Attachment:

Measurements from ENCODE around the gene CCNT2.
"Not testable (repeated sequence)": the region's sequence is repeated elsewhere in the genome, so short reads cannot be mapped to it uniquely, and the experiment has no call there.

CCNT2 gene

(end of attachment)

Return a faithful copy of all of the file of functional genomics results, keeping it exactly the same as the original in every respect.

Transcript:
Measurements from ENCODE around the gene CCNT2.
"Not testable (repeated sequence)": the region's sequence is repeated elsewhere in the genome, so short reads cannot be mapped to it uniquely, and the experiment has no call there.

CCNT2 gene